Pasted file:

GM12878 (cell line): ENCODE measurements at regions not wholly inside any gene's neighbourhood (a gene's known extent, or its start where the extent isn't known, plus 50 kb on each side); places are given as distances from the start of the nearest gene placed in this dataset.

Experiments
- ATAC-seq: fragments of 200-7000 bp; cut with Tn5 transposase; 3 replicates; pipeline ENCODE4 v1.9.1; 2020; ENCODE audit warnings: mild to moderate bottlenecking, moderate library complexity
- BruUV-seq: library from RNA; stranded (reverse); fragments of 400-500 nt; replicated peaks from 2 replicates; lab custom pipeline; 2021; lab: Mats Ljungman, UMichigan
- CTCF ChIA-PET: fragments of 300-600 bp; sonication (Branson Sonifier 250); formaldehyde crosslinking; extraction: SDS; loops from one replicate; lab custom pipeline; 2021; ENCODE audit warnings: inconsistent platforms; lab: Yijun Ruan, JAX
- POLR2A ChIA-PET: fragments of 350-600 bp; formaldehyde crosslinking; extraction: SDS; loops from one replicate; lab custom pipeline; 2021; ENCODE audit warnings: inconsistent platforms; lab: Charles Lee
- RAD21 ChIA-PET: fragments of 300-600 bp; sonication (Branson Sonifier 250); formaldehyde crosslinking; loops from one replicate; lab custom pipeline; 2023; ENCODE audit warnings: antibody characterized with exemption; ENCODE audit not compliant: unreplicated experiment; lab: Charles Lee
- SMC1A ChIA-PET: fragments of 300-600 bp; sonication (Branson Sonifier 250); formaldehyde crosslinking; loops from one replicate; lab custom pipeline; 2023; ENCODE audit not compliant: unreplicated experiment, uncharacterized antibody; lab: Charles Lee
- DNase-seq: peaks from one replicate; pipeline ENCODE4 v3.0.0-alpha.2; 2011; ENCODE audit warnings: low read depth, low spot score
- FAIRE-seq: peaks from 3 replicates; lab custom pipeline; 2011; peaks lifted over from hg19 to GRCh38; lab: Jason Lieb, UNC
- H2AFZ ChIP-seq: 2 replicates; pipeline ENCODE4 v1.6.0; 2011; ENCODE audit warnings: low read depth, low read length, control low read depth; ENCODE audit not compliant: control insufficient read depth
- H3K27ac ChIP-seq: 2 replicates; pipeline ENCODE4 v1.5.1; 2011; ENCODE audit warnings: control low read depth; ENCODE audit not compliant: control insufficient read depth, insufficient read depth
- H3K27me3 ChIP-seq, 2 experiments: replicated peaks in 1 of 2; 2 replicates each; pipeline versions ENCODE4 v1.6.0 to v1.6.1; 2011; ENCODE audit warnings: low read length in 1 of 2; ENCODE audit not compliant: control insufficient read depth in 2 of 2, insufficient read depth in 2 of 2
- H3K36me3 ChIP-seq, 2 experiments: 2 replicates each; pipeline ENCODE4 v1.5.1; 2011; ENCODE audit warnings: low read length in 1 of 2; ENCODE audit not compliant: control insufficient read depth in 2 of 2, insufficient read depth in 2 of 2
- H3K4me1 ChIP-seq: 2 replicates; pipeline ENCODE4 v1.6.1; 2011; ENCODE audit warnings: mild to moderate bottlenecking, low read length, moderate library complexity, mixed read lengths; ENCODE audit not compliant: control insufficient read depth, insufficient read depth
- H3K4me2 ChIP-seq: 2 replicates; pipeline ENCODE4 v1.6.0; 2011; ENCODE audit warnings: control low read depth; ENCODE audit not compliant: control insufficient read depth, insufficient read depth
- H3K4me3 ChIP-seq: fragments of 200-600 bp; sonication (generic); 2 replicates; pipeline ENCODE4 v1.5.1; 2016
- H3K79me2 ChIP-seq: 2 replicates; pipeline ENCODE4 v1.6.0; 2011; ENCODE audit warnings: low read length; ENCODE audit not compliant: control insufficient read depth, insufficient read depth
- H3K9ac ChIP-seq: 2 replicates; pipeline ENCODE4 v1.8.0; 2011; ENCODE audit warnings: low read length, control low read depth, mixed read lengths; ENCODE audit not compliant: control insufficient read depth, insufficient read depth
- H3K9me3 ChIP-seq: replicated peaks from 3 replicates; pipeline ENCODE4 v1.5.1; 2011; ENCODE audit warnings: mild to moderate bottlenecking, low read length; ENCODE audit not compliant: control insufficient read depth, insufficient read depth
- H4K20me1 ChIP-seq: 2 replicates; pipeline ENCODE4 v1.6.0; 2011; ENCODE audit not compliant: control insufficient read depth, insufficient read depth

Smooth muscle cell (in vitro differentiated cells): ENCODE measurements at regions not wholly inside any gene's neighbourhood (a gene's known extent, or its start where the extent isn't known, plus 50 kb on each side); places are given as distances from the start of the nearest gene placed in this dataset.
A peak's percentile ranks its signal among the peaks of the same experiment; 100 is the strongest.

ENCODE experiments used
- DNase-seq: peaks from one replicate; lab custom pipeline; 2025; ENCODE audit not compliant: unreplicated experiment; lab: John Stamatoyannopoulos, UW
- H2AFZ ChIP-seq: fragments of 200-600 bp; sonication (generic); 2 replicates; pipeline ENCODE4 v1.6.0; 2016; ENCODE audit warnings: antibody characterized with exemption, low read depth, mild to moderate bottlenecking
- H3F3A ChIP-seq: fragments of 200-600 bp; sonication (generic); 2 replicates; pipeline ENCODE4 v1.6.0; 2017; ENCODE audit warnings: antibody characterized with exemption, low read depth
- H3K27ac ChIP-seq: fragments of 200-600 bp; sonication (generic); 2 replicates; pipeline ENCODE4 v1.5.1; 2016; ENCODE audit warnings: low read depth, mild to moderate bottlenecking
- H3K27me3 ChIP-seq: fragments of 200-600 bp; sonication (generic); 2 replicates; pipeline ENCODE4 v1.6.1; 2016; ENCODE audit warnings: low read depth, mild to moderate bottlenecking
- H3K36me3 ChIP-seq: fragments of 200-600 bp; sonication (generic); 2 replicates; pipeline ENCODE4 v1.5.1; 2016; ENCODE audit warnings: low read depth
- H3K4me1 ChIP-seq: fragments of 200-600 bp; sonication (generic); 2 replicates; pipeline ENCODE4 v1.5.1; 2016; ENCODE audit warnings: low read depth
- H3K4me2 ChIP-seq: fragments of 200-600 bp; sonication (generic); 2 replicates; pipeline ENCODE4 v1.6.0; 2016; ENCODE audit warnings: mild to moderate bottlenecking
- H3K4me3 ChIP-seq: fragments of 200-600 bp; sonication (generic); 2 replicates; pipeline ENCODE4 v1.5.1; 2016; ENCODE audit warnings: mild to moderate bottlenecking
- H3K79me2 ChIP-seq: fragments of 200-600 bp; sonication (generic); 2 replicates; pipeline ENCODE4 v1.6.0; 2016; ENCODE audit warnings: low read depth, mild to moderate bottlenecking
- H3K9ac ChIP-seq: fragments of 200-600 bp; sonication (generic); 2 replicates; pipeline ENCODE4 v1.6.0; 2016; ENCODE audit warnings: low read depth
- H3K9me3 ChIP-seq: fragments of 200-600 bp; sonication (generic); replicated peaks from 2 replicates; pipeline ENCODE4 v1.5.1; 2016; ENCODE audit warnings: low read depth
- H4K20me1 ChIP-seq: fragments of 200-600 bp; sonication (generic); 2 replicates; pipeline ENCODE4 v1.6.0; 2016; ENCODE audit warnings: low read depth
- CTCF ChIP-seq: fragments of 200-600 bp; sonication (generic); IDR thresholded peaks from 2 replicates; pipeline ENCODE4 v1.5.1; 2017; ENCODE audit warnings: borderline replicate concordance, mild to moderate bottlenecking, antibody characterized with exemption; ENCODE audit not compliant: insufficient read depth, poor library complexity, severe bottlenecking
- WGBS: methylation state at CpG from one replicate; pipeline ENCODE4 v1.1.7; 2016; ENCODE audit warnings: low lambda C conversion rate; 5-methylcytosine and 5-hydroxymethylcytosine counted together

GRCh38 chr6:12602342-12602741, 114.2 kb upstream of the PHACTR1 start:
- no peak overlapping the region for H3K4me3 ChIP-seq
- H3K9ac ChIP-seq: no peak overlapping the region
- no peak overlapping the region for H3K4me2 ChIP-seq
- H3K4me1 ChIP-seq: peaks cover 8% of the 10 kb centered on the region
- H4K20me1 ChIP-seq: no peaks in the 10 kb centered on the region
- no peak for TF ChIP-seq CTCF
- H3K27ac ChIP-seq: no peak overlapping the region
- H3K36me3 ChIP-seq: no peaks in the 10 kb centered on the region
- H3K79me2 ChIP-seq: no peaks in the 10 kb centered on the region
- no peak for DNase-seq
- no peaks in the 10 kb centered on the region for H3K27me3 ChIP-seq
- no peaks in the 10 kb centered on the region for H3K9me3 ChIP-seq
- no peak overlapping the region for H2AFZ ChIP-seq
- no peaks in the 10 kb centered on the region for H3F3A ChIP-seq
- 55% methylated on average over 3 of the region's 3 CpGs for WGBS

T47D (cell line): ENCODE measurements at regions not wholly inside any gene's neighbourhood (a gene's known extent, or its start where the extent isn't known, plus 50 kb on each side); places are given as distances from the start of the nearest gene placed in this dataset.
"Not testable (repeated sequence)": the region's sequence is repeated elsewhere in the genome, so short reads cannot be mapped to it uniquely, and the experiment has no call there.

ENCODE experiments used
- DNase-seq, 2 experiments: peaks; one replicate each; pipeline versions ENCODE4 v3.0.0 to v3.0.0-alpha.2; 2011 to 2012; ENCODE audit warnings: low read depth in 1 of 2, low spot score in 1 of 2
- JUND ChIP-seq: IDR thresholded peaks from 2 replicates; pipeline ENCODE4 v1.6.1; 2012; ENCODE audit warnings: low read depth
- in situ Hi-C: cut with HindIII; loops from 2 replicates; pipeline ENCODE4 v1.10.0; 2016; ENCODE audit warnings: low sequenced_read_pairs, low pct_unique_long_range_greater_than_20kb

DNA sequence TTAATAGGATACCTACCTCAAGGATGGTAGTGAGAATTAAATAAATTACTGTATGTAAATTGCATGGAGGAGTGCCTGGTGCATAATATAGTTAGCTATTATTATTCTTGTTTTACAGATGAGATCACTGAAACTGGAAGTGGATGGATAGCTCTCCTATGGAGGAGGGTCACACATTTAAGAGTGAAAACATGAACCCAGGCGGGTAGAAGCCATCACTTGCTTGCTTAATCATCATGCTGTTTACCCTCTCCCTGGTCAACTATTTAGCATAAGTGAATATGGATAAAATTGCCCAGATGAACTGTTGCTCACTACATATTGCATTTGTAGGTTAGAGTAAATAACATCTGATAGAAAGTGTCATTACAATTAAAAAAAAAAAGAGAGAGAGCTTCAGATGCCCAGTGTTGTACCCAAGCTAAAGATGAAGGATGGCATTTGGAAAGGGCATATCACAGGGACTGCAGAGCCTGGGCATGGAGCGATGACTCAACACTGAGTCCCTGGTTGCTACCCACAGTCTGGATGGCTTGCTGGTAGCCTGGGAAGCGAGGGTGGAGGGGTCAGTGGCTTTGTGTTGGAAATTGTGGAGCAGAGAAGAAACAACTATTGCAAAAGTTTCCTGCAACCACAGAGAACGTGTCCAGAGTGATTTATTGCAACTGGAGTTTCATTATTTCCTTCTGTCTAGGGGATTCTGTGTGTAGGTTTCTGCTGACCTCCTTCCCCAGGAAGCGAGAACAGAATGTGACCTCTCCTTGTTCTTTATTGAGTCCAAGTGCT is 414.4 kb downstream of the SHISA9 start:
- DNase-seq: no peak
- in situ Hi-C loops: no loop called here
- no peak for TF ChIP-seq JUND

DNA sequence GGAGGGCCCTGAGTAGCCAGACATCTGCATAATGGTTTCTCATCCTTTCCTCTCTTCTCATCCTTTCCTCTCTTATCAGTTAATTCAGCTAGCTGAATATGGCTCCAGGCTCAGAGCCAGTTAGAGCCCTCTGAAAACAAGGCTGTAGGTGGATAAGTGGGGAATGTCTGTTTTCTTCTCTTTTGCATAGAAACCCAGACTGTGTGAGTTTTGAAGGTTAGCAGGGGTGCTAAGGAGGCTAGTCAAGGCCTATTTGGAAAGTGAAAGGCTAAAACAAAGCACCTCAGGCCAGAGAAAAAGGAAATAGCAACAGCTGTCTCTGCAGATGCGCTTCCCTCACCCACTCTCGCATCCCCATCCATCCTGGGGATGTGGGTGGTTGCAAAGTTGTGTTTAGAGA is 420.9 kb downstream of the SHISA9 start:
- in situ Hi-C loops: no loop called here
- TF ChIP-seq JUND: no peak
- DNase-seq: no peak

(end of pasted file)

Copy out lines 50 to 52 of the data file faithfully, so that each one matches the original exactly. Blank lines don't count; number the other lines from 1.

- no peak for DNase-seq
- no peaks in the 10 kb centered on the region for H3K27me3 ChIP-seq
- no peaks in the 10 kb centered on the region for H3K9me3 ChIP-seq